Though home prices are largely on track to appreciate at a slower rate this year as compared with 2020, some metropolitan areas have a 25% to 50% chance of seeing falling values, CoreLogic warned Tuesday.
That means depreciation is a risk that could creep back into some regions, potentially requiring lenders and government-related agencies to consider it when setting down payment requirements or managing loan workouts once forbearance ends.
“In markets like Houston, which was hit hard by the collapse of the oil industry and the recent hurricane season, home prices are expected to decline 0.7% by February 2022,” Corelogic’s latest monthly Home Price Insights report said.
That presents a notable contrast to the period between February 2020 and February 2021, when housing values in Houston climbed 6.3%.
However, Houston’s gain was at the lower end of those seen in large cities during that period. In Phoenix, for example, prices rose 16.2%.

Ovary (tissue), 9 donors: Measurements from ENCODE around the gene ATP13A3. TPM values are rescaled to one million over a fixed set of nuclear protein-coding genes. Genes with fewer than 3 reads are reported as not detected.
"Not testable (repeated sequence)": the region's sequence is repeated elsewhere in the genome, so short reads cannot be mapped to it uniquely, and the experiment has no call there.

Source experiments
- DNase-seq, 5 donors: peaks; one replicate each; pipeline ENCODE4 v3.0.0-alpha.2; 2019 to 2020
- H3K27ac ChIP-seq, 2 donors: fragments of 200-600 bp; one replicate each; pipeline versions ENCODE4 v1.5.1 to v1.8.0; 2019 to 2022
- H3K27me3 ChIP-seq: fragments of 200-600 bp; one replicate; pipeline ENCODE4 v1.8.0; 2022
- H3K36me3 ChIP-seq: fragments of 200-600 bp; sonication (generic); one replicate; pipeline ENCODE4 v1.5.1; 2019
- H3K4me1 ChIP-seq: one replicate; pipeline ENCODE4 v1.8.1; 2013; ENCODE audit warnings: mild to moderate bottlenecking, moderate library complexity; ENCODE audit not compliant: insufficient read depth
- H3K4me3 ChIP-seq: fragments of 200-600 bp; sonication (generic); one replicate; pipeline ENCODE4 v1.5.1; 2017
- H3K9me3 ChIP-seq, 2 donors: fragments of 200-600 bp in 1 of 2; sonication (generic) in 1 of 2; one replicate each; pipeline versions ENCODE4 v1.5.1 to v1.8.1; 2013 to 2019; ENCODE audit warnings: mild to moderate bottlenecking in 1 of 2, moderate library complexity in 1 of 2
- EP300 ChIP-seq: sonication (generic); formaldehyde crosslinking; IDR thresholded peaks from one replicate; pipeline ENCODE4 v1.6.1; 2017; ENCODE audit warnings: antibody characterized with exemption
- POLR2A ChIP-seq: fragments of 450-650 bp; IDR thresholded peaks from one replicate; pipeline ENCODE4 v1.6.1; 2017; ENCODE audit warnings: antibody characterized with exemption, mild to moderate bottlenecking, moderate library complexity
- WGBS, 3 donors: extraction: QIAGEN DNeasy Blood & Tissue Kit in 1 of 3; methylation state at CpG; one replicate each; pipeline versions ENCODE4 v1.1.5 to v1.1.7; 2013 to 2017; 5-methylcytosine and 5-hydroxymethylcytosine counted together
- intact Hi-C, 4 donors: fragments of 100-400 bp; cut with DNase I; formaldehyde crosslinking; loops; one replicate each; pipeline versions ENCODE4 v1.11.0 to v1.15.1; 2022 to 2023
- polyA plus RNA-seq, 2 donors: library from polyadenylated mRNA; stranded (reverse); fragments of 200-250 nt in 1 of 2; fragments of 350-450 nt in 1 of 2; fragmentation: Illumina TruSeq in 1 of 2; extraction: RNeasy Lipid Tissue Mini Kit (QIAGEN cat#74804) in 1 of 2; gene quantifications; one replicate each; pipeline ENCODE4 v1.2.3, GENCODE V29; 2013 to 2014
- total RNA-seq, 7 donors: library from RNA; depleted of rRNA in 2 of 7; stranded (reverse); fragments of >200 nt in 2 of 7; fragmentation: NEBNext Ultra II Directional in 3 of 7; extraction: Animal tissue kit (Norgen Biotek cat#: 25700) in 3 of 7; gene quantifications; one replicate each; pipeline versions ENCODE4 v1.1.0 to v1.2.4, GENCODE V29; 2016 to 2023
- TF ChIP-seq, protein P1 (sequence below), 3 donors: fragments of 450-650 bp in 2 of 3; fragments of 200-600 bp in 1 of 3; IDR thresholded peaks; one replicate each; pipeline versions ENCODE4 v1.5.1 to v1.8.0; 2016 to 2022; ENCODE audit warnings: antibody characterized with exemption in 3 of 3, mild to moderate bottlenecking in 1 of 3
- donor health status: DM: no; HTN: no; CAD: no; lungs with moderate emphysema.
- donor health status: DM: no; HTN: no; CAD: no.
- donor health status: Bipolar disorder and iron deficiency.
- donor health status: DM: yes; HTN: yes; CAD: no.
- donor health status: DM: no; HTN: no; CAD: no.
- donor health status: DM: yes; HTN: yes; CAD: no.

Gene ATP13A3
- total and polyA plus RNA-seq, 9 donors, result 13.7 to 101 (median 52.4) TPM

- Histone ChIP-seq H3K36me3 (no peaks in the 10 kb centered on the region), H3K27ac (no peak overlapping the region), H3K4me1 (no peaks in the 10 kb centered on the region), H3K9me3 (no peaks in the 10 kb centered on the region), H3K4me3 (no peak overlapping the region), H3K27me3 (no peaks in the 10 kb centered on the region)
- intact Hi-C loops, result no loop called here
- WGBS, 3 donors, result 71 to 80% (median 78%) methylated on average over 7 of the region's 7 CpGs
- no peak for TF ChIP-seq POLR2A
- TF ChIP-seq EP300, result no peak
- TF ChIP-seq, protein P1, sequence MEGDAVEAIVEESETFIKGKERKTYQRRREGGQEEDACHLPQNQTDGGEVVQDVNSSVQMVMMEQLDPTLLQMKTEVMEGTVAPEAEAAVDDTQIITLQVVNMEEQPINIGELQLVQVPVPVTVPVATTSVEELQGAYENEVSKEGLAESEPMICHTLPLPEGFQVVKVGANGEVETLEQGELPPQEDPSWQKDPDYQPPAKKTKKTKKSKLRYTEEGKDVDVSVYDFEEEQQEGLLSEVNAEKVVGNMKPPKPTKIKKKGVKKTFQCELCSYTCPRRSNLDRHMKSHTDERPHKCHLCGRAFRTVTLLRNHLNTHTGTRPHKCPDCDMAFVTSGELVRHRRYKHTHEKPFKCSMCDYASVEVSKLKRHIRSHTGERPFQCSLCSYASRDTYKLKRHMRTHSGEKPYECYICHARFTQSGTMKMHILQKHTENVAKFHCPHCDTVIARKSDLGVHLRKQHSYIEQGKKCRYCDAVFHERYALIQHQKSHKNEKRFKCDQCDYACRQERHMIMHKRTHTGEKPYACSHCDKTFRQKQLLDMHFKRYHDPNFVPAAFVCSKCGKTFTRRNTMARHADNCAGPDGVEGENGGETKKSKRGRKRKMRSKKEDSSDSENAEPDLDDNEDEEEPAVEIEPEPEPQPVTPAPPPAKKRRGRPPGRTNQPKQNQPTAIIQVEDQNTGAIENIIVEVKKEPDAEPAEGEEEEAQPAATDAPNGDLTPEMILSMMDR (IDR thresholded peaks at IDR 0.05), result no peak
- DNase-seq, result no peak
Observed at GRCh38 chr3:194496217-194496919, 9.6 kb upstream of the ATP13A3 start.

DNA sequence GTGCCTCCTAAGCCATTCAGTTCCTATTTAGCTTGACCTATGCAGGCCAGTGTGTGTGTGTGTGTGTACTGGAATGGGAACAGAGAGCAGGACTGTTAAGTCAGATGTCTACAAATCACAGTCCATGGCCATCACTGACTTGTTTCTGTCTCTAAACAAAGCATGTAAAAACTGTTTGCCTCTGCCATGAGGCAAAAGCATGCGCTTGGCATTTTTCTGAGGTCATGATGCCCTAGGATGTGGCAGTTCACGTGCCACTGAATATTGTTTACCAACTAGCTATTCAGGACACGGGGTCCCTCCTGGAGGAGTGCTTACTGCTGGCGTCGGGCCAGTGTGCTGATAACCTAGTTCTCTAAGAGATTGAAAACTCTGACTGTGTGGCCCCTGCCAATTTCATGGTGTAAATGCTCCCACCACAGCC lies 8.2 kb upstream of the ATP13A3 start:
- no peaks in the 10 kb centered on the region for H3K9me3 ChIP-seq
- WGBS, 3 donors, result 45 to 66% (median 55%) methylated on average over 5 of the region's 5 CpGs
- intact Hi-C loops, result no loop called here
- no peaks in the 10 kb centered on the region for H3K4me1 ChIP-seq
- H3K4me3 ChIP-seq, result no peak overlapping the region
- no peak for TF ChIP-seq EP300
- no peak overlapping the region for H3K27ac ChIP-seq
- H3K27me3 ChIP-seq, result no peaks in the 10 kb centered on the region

Five other metropolitan areas where depreciation could materialize in upcoming months are: Brownsville-Harlingen, Texas; Beaumont-Port Arthur, Texas; Lake Charles, La.; New Haven-Milford, Conn.; and Miami-Miami Beach-Kendall, Fla.
As in Houston, most of these areas have distinct regional issues contributing to depreciation forecasts in CoreLogic’s Market Risk Indicator.
Brownsville-Harlingen and New Haven-Milford were particularly hard-hit by the coronavirus, Beaumont-Port Arthur has high unemployment, Lake Charles is recovering from hurricanes, and Miami-Miami Beach-Kendall is highly reliant on the struggling hospitality industry.
Government rescue funds and an ongoing vaccination program may help some of these areas to recover and avoid depreciation but the outcomes from those remain to be seen.